All of the students received $5,000 to cover their travel expenses and were connected to internship supervisors, who were asked to help them find housing. Sheehi served as the program’s coordinator and checked in with the students several times throughout their internships.

Emma Shainwald ’20 and Patrick Canteros ’20 were among the inaugural interns in the program. Canteros, a double major in finance and APIA studies, worked in Hong Kong for the business firm Contineo, formerly led by W&M alumnus Mark Munoz ’97, and Vectr Ventures, a venture capital fund where Munoz now serves as a partner. Shainwald, an APIA studies major, interned in Shanghai teaching English at Bement School and working at the Yuz Museum, helping with English translation for their publications and exhibits.

Canteros said that he learned much from his internships.

“I learned a good amount and am transposing that to what I’m doing now academically,” he said. “I’m taking this class on equity and portfolio management, and it’s very similar to what I was doing at Vectr. So I think it was really good for real-world application. I think it was also good for providing a lens on the industry.”

Shainwald said she was able to significantly improve her Mandarin language skills as the result of the experience, and she enjoyed working with the children and learning about art.

“But aside from the internship, it was helpful for me to learn how to be alone and how to learn and develop on my own,” she said. “I really enjoyed being put in these situations you can’t anticipate and seeing where they can go from there.”

A new plant

Shainwald and Canteros are now part of Sheehi’s COLL 300 course with the other students who interned. For the first half of the class, the students explored aspects of East Asia they might not have encountered, such as LGBTQ life, women’s movements or Muslim history in East Asia, said Sheehi. And in the second half, they are workshopping ideas for their final project.

Sheehi teaches the COLL 300 class. (Photo by Stephen Salpukas)“The final was kind of assigned to them partially during the orientation when I asked them to keep an eye open to things they experienced, things that strike them as interesting or original or thought-provoking, something they may want to bring back with them apart from their actual internship,” Sheehi said. “It may be sparked by the internship, but I want the project separate from that. So it’s one way to use their experiences in the internship as the soil, but branch out and sort of grow a new plant with it.”

The students in the class rely on each other to workshop their project ideas, garnering insights from one another’s experiences and academic interests. Sheehi also provides the students with readings and other resources, including special visitors.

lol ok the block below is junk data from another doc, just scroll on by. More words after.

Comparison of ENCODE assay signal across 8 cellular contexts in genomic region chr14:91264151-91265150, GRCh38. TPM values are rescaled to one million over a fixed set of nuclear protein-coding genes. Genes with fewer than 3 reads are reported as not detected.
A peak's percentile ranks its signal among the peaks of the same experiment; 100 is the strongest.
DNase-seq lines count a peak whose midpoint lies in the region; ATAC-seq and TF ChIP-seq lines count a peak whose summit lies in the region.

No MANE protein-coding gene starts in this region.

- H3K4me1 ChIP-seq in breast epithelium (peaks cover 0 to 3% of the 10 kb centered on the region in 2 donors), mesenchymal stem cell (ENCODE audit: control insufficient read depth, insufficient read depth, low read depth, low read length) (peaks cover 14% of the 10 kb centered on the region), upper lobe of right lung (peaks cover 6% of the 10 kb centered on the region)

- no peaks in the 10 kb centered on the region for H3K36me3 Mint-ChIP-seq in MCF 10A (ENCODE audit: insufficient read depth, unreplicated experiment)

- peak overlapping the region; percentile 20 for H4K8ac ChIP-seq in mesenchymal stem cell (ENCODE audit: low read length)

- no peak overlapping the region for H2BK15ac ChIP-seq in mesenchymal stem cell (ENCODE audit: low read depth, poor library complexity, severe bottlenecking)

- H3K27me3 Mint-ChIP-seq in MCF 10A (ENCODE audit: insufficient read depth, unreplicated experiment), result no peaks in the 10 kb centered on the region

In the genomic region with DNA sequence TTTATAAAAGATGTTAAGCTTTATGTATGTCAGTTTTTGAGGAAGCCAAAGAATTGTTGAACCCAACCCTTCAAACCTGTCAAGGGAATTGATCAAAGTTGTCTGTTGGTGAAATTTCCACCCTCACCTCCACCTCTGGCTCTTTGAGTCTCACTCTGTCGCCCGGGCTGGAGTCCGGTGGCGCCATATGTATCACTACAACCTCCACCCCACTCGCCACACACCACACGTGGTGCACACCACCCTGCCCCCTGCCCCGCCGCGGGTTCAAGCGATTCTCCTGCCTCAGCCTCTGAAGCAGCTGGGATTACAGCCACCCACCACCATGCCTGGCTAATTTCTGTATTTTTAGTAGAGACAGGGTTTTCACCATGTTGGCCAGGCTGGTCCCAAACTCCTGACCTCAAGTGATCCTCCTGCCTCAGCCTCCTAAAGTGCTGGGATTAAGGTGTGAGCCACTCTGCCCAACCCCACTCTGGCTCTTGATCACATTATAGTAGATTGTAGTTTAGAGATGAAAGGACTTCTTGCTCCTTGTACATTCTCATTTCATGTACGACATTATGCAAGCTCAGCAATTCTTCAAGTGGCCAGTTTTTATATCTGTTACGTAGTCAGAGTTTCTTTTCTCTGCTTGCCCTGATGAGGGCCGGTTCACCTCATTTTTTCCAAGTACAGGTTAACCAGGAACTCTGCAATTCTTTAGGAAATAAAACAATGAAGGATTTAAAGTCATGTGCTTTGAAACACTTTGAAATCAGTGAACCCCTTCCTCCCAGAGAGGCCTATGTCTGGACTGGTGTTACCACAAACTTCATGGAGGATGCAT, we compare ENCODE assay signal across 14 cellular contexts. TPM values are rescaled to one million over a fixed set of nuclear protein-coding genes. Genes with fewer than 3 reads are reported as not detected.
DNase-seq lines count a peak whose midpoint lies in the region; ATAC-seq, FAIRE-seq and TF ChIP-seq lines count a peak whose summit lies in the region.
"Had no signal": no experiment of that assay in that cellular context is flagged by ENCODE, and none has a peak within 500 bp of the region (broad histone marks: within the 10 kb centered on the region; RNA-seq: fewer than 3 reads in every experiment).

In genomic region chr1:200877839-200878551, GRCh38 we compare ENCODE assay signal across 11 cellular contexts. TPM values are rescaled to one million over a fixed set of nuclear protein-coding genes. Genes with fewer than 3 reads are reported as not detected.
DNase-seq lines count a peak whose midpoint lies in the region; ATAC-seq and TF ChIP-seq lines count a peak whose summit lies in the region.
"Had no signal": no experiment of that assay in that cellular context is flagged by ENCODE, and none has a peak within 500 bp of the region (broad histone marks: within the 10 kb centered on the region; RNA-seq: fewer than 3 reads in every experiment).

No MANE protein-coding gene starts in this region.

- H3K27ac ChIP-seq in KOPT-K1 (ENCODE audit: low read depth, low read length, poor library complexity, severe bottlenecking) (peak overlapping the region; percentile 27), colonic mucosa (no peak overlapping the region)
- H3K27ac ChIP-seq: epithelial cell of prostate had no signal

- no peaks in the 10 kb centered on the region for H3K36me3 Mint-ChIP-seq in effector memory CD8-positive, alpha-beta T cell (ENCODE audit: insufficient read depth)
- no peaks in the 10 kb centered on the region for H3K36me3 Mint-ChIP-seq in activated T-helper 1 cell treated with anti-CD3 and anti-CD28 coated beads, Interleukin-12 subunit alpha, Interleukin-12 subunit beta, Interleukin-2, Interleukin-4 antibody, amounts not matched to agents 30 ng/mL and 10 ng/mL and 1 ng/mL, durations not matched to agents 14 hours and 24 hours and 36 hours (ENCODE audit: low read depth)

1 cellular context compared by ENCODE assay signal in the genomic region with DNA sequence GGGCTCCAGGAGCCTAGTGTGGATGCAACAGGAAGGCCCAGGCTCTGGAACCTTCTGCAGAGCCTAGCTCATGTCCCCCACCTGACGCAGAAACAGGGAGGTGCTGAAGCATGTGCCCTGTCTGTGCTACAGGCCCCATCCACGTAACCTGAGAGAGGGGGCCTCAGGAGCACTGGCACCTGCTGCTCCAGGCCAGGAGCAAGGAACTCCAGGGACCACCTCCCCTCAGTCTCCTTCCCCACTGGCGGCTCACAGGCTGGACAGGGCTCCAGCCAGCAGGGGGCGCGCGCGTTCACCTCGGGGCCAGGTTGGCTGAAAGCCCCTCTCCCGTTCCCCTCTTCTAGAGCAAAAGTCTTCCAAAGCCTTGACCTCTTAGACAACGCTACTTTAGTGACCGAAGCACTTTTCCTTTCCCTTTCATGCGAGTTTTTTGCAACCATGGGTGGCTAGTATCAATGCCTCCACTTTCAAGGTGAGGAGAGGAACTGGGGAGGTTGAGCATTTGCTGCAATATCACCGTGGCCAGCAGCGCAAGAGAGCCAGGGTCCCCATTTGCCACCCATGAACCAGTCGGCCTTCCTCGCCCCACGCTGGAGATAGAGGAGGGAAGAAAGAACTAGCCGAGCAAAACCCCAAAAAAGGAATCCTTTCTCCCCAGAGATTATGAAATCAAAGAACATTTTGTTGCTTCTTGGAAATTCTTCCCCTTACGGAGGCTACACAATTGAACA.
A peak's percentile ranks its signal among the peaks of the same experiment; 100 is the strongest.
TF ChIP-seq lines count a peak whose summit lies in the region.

“It’s a mutual going back and forth between the scholarship that he provides and our experiences without it being an echo chamber, and I really love that aspect of the class,” said Shainwald.

As the class draws to a close in December, its students will compete with those in Sheehi’s COLL 100 course on the culture of Arab food as part of “The Great W&M Asia Cook Off.” The event — to be held Dec. 3 from 5 to 8 p.m. in the Integrated Science Center’s Elements Café — will be judged by Katsuya Fukushima, a celebrity chef, and Yama Juwayni, co-owner of several Washington, D.C. restaurants. Fukushima will also give a cooking demonstration at noon that day in the Sadler Center.

Tanglao Aguas is coordinating the next group of interns, and he, Sheehi and their colleagues have once again been hard at work to identify internship opportunities. This year, Tanglao Aguas is hoping to expand the list of geographical locations available and to offer additional opportunities in the humanities and arts for students. He has already made progress on those goals, arranging for internships with the Masakini Theatre in Kuala Lumpur, Malaysia; the Office of the Deputy Rector for Internalization and Global Affairs and the Department of English Language and Literature at the International Islamic University Malaysia; the Creative Writing Center of the University of Santo Tomas, in Manila, Philippines; and the Department of Fine Arts at Ateneo de Manila University.

A full list of internship opportunities for the summer of 2019 will be available on the Charles Center’s website starting Dec. 1. The deadline for applications is Feb. 1, 2019. Students — from freshmen to juniors (seniors aren’t eligible because of the fall course requirement) — majoring in any subject can apply.

For next summer’s interns, Shainwald has some advice.

“Be really, really open and expect the unexpected,” she said.